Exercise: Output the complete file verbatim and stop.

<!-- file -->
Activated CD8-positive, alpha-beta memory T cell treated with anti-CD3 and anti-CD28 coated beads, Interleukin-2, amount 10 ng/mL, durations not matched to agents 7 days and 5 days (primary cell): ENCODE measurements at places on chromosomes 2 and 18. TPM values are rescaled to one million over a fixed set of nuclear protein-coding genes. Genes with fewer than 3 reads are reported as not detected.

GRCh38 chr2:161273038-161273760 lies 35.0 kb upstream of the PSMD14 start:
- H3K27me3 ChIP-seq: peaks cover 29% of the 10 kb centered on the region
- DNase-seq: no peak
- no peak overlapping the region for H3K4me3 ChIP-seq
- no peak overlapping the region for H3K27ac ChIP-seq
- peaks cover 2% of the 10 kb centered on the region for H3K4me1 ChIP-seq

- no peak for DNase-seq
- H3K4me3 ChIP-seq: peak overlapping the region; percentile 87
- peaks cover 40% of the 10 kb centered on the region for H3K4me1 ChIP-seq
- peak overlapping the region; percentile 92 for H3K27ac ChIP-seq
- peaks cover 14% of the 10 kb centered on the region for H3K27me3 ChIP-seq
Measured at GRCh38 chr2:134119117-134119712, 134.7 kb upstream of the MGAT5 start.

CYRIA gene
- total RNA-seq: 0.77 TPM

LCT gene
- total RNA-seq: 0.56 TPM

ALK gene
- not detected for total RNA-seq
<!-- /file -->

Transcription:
Activated CD8-positive, alpha-beta memory T cell treated with anti-CD3 and anti-CD28 coated beads, Interleukin-2, amount 10 ng/mL, durations not matched to agents 7 days and 5 days (primary cell): ENCODE measurements at places on chromosomes 2 and 18. TPM values are rescaled to one million over a fixed set of nuclear protein-coding genes. Genes with fewer than 3 reads are reported as not detected.

GRCh38 chr2:161273038-161273760 lies 35.0 kb upstream of the PSMD14 start:
- H3K27me3 ChIP-seq: peaks cover 29% of the 10 kb centered on the region
- DNase-seq: no peak
- no peak overlapping the region for H3K4me3 ChIP-seq
- no peak overlapping the region for H3K27ac ChIP-seq
- peaks cover 2% of the 10 kb centered on the region for H3K4me1 ChIP-seq

- no peak for DNase-seq
- H3K4me3 ChIP-seq: peak overlapping the region; percentile 87
- peaks cover 40% of the 10 kb centered on the region for H3K4me1 ChIP-seq
- peak overlapping the region; percentile 92 for H3K27ac ChIP-seq
- peaks cover 14% of the 10 kb centered on the region for H3K27me3 ChIP-seq
Measured at GRCh38 chr2:134119117-134119712, 134.7 kb upstream of the MGAT5 start.

CYRIA gene
- total RNA-seq: 0.77 TPM

LCT gene
- total RNA-seq: 0.56 TPM

ALK gene
- not detected for total RNA-seq